by Mitch Kokai
Senior Political Analyst, John Locke Foundation
Government creates loyalty in the minds of citizens by pretending to be Santa Claus, doling out gifts and favors. Politicians claim they help those unfortunates who aren’t helped by coldhearted capitalism.
The truth is, government gets in the way of charity, making it harder for people to help others and for the poor to help themselves. It also gets in the way of commerce, which is what really makes people better off.
When I was in college, President Lyndon Johnson declared “an all-out war on human poverty. … For the first time in our history, it’s possible to conquer poverty.” I believed him. But then I watched government poverty programs fail. America spent trillions of your dollars on the poor, and the poor stayed poor.
Actually, the poverty rate did fall after the “War on Poverty” began. But it had already been falling prior to initiation of welfare. Sadly, the poverty rate stopped falling about seven years after Johnson’s programs began, mostly because government handouts encouraged people to be dependent.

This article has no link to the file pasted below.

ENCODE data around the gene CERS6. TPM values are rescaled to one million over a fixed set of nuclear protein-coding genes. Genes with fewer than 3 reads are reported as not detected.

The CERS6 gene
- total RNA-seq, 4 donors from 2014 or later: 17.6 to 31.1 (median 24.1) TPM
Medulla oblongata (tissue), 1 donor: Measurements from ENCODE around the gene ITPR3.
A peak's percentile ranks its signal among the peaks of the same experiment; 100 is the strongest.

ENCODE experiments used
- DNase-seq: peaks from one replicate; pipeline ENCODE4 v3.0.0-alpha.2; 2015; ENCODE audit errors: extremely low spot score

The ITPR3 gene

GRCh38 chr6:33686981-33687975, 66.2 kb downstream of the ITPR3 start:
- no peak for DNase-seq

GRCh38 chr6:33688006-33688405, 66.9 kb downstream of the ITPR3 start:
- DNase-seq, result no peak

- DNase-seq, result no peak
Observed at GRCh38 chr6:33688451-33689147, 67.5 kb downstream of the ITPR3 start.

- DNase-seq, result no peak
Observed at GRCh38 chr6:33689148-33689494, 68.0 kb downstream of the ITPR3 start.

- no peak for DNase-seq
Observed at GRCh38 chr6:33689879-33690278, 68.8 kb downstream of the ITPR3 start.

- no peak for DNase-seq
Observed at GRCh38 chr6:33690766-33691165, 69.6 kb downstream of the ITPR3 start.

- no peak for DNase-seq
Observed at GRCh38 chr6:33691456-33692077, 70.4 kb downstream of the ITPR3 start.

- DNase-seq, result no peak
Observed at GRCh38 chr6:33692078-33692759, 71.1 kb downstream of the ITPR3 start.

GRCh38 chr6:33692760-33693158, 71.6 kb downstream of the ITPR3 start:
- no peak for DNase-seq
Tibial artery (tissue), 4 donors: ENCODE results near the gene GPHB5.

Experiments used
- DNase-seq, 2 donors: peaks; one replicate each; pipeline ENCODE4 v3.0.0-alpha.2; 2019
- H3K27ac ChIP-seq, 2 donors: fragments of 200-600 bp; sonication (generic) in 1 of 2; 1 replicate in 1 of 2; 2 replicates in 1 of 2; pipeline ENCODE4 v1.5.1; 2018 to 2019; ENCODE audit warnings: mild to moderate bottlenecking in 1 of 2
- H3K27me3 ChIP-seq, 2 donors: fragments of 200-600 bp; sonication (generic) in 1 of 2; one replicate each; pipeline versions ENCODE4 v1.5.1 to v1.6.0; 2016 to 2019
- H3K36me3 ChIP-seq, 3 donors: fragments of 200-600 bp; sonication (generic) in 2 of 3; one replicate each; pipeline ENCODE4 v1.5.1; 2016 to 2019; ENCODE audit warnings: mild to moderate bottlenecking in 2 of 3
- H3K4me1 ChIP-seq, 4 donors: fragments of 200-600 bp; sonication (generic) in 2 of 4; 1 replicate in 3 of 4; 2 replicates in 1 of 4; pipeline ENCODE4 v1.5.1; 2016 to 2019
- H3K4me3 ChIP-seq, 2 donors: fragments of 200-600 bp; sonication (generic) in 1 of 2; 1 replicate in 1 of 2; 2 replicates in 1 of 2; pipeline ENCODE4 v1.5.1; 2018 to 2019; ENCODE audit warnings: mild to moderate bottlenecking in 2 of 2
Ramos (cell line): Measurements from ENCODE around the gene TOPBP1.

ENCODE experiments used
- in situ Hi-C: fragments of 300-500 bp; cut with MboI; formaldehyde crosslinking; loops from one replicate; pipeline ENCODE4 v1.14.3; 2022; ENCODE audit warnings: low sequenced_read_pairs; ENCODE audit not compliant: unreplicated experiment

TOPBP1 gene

Simple capitalism does much more for poor people. …
… But even those who don’t understand markets should open their eyes and acknowledge its benefits: World-wide, wherever economic freedom is allowed, millions of people have lifted themselves out of stoop labor and miserable poverty.
Of course, not everyone can reap the benefits of markets. The sick, the mentally ill and other truly helpless people need a hand.
But why assume government must provide that help? Government doesn’t do anything very well. Why not let private charity handle it?
I once assumed there was too much poverty for private charity to make much of a difference. But now I realize there is plenty of money, and private charity would do much more if government didn’t discourage it.